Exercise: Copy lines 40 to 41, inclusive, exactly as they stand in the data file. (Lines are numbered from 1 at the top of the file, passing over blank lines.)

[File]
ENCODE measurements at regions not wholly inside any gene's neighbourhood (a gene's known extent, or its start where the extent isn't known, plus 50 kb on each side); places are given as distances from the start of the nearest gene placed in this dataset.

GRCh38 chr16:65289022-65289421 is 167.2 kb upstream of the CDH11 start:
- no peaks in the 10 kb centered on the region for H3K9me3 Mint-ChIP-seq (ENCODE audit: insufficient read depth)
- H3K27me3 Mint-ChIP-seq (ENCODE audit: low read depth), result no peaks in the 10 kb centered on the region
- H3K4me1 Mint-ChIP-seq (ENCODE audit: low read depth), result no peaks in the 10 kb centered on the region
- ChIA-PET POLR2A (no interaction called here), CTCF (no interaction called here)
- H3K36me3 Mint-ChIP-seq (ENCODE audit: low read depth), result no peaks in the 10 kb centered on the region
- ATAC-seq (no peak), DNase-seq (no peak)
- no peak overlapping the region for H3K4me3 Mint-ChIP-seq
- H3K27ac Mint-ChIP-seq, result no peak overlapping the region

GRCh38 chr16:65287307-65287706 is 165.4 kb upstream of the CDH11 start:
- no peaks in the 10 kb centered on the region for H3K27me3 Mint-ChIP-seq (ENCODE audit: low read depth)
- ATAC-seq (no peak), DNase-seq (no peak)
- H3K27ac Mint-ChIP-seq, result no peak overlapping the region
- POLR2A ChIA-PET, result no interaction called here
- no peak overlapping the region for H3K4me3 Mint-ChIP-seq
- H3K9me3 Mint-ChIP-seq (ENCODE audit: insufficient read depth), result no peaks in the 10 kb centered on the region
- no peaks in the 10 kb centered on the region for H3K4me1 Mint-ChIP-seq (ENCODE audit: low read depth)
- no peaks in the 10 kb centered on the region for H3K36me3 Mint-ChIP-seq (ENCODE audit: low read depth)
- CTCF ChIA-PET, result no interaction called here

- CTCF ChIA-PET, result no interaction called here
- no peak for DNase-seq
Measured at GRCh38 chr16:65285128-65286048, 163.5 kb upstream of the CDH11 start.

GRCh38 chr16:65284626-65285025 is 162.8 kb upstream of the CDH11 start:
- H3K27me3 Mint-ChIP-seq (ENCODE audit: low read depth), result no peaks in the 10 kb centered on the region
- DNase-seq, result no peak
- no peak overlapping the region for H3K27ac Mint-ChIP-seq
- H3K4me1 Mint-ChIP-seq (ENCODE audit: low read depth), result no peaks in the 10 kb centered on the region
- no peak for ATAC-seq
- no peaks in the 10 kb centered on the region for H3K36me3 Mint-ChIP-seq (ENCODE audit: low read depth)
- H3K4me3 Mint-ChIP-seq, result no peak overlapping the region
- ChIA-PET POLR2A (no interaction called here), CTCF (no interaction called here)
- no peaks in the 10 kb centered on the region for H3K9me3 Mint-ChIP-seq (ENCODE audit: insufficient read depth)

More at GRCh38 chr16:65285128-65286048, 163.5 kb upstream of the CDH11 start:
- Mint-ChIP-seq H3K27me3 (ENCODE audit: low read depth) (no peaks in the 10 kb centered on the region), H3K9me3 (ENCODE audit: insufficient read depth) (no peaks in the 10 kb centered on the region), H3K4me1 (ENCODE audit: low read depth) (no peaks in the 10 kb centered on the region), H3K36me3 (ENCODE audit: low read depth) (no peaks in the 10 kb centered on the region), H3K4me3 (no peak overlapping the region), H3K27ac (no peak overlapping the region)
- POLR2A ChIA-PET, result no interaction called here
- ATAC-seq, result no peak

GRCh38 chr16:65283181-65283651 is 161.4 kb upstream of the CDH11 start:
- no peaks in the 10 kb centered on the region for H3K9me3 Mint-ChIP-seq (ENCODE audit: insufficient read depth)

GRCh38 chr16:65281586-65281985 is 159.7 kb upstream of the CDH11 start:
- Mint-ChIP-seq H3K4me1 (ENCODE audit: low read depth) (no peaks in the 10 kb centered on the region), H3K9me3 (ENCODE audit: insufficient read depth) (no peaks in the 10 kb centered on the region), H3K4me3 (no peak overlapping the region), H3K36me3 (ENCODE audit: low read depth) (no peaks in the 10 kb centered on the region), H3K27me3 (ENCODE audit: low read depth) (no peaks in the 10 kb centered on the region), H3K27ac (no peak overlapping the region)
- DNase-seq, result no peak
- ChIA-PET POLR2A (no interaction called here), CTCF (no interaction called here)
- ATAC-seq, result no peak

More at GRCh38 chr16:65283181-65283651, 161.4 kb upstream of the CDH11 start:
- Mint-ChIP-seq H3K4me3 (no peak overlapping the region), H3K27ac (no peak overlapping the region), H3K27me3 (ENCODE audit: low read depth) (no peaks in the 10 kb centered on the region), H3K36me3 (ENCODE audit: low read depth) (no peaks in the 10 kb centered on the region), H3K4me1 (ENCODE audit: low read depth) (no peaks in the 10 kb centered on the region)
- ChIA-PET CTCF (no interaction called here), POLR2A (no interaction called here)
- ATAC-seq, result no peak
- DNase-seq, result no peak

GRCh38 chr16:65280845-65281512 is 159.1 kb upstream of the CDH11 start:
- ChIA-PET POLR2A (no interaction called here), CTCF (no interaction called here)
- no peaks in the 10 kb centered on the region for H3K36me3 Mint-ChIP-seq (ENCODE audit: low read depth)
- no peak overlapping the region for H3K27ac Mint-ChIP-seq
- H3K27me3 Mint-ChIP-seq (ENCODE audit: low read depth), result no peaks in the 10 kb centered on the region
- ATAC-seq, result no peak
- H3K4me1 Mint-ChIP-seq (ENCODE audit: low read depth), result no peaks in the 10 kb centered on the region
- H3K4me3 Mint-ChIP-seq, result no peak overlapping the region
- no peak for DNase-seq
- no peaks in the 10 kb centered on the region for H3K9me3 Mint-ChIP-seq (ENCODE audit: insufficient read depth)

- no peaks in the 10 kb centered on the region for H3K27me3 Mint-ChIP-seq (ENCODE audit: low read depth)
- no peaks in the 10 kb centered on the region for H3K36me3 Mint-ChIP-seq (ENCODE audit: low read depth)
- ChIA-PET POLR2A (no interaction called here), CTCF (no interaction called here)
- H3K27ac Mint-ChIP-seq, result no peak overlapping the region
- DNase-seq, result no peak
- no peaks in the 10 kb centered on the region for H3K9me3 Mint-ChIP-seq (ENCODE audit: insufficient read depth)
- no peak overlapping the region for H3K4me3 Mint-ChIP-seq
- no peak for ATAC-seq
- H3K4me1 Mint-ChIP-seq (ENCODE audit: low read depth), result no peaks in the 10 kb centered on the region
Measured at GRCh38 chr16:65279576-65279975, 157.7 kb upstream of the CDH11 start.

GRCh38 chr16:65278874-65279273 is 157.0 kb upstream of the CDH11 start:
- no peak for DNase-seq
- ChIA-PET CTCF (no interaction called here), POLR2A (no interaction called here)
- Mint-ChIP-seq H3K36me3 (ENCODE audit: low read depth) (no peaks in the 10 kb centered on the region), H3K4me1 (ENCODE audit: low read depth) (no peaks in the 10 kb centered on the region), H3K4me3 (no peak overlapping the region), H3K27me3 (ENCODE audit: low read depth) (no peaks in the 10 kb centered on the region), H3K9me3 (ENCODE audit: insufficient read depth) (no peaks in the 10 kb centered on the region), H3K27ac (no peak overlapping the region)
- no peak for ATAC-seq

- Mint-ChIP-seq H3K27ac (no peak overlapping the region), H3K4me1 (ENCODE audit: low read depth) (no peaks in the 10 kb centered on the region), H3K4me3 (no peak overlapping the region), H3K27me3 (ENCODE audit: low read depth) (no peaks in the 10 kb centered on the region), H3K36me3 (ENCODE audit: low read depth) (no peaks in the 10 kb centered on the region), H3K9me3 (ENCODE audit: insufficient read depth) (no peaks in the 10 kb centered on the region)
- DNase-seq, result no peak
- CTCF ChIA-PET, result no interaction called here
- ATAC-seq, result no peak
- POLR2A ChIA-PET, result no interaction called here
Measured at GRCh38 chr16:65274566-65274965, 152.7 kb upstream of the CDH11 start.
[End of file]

GRCh38 chr16:65281586-65281985 is 159.7 kb upstream of the CDH11 start:
- Mint-ChIP-seq H3K4me1 (ENCODE audit: low read depth) (no peaks in the 10 kb centered on the region), H3K9me3 (ENCODE audit: insufficient read depth) (no peaks in the 10 kb centered on the region), H3K4me3 (no peak overlapping the region), H3K36me3 (ENCODE audit: low read depth) (no peaks in the 10 kb centered on the region), H3K27me3 (ENCODE audit: low read depth) (no peaks in the 10 kb centered on the region), H3K27ac (no peak overlapping the region)